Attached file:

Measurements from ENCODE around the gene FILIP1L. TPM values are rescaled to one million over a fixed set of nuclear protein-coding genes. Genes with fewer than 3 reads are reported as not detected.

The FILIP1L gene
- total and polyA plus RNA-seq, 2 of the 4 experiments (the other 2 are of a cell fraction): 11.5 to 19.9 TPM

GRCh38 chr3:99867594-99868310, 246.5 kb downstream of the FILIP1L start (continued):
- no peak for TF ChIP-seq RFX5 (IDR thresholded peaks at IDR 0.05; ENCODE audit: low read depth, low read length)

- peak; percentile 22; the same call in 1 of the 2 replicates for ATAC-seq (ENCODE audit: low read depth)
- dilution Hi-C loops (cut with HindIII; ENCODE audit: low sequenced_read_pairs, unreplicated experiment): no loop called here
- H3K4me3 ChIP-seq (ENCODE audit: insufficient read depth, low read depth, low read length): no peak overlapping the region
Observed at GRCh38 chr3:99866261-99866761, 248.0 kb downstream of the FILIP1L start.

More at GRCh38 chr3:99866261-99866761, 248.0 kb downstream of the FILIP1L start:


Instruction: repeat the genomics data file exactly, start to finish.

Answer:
Measurements from ENCODE around the gene FILIP1L. TPM values are rescaled to one million over a fixed set of nuclear protein-coding genes. Genes with fewer than 3 reads are reported as not detected.

The FILIP1L gene
- total and polyA plus RNA-seq, 2 of the 4 experiments (the other 2 are of a cell fraction): 11.5 to 19.9 TPM

GRCh38 chr3:99867594-99868310, 246.5 kb downstream of the FILIP1L start (continued):
- no peak for TF ChIP-seq RFX5 (IDR thresholded peaks at IDR 0.05; ENCODE audit: low read depth, low read length)

- peak; percentile 22; the same call in 1 of the 2 replicates for ATAC-seq (ENCODE audit: low read depth)
- dilution Hi-C loops (cut with HindIII; ENCODE audit: low sequenced_read_pairs, unreplicated experiment): no loop called here
- H3K4me3 ChIP-seq (ENCODE audit: insufficient read depth, low read depth, low read length): no peak overlapping the region
Observed at GRCh38 chr3:99866261-99866761, 248.0 kb downstream of the FILIP1L start.

More at GRCh38 chr3:99866261-99866761, 248.0 kb downstream of the FILIP1L start: